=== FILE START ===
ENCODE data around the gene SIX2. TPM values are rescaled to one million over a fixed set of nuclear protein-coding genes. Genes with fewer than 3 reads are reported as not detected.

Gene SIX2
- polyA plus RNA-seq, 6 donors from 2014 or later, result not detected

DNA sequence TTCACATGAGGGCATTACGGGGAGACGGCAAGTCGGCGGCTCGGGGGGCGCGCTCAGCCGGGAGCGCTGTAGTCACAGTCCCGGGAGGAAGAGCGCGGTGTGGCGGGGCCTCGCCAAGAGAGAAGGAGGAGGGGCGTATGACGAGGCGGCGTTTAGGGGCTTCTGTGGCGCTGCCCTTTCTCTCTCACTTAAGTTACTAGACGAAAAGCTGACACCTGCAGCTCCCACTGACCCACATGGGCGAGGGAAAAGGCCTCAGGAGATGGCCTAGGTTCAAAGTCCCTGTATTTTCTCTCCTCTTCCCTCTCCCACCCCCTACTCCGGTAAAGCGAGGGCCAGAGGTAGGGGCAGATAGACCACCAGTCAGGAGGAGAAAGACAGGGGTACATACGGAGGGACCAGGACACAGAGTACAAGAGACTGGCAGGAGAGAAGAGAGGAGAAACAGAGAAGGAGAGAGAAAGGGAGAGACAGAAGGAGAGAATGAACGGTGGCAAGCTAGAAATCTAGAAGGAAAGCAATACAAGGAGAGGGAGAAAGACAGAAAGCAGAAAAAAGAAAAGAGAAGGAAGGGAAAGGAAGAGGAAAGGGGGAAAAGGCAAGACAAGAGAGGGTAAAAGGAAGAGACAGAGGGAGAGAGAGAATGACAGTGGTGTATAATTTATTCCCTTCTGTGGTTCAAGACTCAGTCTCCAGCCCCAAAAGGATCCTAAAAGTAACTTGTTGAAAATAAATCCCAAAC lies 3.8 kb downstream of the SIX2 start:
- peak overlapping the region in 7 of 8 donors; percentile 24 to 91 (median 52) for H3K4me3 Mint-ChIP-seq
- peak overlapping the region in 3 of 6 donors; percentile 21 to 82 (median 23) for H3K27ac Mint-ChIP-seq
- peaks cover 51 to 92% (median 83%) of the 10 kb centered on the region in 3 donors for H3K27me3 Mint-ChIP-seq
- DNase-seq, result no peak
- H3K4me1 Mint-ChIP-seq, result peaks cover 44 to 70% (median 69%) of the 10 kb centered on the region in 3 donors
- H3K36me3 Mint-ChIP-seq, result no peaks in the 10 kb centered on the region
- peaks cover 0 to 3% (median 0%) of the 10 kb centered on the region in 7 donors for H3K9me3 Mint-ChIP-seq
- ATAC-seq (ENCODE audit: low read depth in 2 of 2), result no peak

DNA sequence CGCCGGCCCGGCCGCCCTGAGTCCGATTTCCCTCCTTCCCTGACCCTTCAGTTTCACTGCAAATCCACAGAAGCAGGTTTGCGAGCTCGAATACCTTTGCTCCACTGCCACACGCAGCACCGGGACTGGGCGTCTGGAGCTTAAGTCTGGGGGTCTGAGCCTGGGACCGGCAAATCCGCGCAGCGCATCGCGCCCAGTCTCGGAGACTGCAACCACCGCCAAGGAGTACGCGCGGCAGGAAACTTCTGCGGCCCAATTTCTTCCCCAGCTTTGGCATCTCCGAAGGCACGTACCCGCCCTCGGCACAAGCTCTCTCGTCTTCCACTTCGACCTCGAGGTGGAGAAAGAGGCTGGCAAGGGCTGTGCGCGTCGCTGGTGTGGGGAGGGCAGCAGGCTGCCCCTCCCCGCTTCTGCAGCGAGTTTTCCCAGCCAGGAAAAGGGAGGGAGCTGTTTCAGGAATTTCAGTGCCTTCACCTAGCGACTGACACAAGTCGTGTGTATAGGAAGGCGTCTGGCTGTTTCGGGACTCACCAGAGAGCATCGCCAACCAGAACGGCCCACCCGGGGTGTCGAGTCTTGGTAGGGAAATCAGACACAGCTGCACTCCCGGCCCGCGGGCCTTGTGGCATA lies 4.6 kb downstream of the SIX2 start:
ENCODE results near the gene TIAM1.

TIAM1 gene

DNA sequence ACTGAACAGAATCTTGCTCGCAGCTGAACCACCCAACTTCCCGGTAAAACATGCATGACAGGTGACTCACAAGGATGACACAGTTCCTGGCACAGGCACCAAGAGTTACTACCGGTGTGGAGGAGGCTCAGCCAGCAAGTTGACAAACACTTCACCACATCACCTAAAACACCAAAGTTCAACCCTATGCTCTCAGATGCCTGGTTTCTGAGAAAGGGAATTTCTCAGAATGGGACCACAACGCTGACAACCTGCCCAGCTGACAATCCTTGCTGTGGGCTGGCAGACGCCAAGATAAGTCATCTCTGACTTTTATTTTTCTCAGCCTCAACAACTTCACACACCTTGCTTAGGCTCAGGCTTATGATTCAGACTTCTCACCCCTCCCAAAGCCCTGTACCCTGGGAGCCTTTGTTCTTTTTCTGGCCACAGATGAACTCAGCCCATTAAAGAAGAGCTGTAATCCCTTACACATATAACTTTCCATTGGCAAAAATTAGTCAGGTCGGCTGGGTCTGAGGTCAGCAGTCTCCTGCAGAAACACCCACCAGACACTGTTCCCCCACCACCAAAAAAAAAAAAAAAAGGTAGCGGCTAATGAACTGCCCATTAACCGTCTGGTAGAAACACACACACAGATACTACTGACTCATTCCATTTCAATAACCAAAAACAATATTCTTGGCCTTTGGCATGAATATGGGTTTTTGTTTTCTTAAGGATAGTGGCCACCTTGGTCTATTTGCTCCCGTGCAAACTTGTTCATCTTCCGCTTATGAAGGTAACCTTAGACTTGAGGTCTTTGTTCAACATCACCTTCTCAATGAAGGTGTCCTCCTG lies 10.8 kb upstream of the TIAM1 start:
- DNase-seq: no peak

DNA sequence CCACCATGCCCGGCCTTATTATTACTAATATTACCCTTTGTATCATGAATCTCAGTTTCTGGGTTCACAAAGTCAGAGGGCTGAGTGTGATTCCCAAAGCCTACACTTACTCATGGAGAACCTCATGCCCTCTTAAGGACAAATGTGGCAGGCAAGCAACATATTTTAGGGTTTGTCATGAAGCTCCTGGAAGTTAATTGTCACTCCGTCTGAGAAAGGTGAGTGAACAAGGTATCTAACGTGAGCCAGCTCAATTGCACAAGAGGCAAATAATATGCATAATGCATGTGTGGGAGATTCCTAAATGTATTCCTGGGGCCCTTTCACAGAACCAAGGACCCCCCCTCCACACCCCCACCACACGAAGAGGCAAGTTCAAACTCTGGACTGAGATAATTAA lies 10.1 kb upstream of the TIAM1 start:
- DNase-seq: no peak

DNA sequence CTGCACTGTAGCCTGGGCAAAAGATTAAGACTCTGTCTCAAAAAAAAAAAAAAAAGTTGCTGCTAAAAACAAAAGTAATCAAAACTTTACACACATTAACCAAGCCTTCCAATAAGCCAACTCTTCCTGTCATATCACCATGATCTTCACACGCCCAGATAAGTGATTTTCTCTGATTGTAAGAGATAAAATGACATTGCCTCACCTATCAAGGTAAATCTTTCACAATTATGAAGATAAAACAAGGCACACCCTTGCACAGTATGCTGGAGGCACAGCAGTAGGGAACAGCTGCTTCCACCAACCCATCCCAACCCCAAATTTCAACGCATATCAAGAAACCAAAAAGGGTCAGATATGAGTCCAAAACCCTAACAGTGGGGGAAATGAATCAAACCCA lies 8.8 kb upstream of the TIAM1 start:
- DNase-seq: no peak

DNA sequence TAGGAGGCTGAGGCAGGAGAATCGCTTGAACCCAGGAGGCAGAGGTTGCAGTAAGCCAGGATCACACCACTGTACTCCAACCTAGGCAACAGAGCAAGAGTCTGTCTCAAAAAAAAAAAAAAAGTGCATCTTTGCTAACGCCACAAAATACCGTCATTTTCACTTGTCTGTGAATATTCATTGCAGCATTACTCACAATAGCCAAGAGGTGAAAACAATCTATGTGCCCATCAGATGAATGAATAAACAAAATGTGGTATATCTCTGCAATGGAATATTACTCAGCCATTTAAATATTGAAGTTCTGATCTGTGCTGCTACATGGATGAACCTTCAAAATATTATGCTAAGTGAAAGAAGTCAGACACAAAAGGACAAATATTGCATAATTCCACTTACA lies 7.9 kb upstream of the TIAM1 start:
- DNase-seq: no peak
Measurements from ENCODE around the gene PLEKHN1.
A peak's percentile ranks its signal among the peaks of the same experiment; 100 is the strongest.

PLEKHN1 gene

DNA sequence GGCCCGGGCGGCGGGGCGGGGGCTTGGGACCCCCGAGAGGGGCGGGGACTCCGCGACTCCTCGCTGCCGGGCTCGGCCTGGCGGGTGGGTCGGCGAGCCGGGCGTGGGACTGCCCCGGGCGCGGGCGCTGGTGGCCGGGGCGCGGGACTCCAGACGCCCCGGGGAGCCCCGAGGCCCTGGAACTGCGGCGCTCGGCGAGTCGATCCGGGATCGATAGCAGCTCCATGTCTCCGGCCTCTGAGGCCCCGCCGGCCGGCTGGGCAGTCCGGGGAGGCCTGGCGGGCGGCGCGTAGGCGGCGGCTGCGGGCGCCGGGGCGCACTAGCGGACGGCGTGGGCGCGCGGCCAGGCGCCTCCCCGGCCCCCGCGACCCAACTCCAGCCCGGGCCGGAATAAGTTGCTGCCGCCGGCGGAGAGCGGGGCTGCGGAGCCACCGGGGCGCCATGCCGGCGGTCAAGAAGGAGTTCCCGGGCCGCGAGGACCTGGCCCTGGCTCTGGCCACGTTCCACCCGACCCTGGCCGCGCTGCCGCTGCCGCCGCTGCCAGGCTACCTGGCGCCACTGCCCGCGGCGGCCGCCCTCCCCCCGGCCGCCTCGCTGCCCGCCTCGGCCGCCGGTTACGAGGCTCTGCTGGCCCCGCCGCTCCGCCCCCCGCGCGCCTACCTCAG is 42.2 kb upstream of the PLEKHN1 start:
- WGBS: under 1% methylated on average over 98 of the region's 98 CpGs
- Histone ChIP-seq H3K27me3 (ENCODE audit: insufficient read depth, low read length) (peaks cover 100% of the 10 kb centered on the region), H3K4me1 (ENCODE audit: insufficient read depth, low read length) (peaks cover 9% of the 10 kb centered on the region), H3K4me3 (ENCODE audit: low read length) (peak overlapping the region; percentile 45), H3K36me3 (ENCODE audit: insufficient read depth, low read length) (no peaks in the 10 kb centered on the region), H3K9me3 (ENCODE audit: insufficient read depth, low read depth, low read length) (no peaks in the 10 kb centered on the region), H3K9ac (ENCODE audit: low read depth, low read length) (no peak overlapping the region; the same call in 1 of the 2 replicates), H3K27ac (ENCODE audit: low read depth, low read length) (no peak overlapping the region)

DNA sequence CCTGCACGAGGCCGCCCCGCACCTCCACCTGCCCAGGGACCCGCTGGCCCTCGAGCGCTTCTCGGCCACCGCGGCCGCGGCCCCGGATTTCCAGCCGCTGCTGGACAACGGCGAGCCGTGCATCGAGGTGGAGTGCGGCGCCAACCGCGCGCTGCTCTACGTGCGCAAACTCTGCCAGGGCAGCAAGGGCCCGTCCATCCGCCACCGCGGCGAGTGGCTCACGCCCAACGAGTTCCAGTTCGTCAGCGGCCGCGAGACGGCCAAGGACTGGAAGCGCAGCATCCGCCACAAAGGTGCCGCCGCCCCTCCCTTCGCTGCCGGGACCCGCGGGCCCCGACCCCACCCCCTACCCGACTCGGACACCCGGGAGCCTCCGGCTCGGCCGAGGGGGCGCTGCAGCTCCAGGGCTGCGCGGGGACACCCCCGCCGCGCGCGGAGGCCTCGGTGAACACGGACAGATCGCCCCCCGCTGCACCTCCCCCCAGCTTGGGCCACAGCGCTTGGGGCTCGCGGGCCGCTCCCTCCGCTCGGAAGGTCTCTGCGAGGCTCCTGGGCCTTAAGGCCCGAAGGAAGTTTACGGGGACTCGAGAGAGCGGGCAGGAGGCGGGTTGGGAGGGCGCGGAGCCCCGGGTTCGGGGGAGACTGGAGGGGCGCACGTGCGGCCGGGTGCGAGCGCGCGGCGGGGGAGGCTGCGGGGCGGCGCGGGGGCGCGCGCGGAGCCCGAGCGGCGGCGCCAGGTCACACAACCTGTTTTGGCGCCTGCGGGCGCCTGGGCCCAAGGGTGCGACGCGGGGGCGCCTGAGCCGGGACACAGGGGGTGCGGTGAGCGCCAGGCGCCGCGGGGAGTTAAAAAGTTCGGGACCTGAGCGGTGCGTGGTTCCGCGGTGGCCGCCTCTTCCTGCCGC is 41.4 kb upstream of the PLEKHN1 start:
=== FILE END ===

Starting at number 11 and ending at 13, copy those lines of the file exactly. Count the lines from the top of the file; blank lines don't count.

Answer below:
- peaks cover 0 to 3% (median 0%) of the 10 kb centered on the region in 7 donors for H3K9me3 Mint-ChIP-seq
- ATAC-seq (ENCODE audit: low read depth in 2 of 2), result no peak

DNA sequence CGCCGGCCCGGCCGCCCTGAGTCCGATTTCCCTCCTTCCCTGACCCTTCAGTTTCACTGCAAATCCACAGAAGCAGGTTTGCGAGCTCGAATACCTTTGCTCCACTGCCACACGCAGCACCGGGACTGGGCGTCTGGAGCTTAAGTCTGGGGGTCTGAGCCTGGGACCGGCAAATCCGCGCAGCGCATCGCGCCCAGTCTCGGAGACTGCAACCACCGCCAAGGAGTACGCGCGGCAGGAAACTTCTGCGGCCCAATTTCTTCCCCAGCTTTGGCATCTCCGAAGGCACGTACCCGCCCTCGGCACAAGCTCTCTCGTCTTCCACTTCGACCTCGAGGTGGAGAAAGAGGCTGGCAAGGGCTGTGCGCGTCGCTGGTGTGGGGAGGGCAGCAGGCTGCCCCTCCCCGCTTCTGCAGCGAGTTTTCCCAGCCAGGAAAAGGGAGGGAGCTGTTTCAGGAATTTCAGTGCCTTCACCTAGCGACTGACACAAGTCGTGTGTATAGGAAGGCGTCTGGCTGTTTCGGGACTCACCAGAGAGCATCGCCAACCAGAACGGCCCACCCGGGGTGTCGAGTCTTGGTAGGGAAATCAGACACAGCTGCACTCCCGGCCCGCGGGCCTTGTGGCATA lies 4.6 kb downstream of the SIX2 start: